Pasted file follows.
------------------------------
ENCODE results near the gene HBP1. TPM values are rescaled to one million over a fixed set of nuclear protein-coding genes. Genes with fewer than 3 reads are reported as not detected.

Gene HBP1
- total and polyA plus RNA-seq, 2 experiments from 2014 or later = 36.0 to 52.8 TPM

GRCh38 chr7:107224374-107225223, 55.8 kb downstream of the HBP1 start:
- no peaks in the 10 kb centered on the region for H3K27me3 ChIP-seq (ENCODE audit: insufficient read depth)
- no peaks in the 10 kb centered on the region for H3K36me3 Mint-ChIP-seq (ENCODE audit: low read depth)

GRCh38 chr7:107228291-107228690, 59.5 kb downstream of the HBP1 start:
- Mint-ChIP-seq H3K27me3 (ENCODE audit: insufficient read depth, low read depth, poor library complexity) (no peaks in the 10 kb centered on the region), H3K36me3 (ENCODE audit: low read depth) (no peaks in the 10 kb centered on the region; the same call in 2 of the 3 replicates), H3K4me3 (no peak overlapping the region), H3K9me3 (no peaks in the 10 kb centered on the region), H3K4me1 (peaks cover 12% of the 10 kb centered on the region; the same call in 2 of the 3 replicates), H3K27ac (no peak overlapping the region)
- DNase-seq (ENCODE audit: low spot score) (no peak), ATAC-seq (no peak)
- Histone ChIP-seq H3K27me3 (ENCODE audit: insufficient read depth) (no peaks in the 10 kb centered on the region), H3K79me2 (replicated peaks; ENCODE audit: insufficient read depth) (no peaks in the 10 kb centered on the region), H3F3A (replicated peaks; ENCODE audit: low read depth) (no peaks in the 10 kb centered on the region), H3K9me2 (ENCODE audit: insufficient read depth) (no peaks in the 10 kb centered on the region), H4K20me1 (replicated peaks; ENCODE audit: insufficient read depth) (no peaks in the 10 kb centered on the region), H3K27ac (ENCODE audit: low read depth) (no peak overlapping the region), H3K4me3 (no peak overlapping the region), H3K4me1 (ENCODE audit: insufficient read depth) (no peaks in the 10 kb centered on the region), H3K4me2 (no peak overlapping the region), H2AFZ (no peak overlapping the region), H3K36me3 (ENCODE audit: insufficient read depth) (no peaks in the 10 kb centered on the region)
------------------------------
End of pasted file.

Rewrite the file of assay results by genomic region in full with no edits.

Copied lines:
ENCODE results near the gene HBP1. TPM values are rescaled to one million over a fixed set of nuclear protein-coding genes. Genes with fewer than 3 reads are reported as not detected.

Gene HBP1
- total and polyA plus RNA-seq, 2 experiments from 2014 or later = 36.0 to 52.8 TPM

GRCh38 chr7:107224374-107225223, 55.8 kb downstream of the HBP1 start:
- no peaks in the 10 kb centered on the region for H3K27me3 ChIP-seq (ENCODE audit: insufficient read depth)
- no peaks in the 10 kb centered on the region for H3K36me3 Mint-ChIP-seq (ENCODE audit: low read depth)

GRCh38 chr7:107228291-107228690, 59.5 kb downstream of the HBP1 start:
- Mint-ChIP-seq H3K27me3 (ENCODE audit: insufficient read depth, low read depth, poor library complexity) (no peaks in the 10 kb centered on the region), H3K36me3 (ENCODE audit: low read depth) (no peaks in the 10 kb centered on the region; the same call in 2 of the 3 replicates), H3K4me3 (no peak overlapping the region), H3K9me3 (no peaks in the 10 kb centered on the region), H3K4me1 (peaks cover 12% of the 10 kb centered on the region; the same call in 2 of the 3 replicates), H3K27ac (no peak overlapping the region)
- DNase-seq (ENCODE audit: low spot score) (no peak), ATAC-seq (no peak)
- Histone ChIP-seq H3K27me3 (ENCODE audit: insufficient read depth) (no peaks in the 10 kb centered on the region), H3K79me2 (replicated peaks; ENCODE audit: insufficient read depth) (no peaks in the 10 kb centered on the region), H3F3A (replicated peaks; ENCODE audit: low read depth) (no peaks in the 10 kb centered on the region), H3K9me2 (ENCODE audit: insufficient read depth) (no peaks in the 10 kb centered on the region), H4K20me1 (replicated peaks; ENCODE audit: insufficient read depth) (no peaks in the 10 kb centered on the region), H3K27ac (ENCODE audit: low read depth) (no peak overlapping the region), H3K4me3 (no peak overlapping the region), H3K4me1 (ENCODE audit: insufficient read depth) (no peaks in the 10 kb centered on the region), H3K4me2 (no peak overlapping the region), H2AFZ (no peak overlapping the region), H3K36me3 (ENCODE audit: insufficient read depth) (no peaks in the 10 kb centered on the region)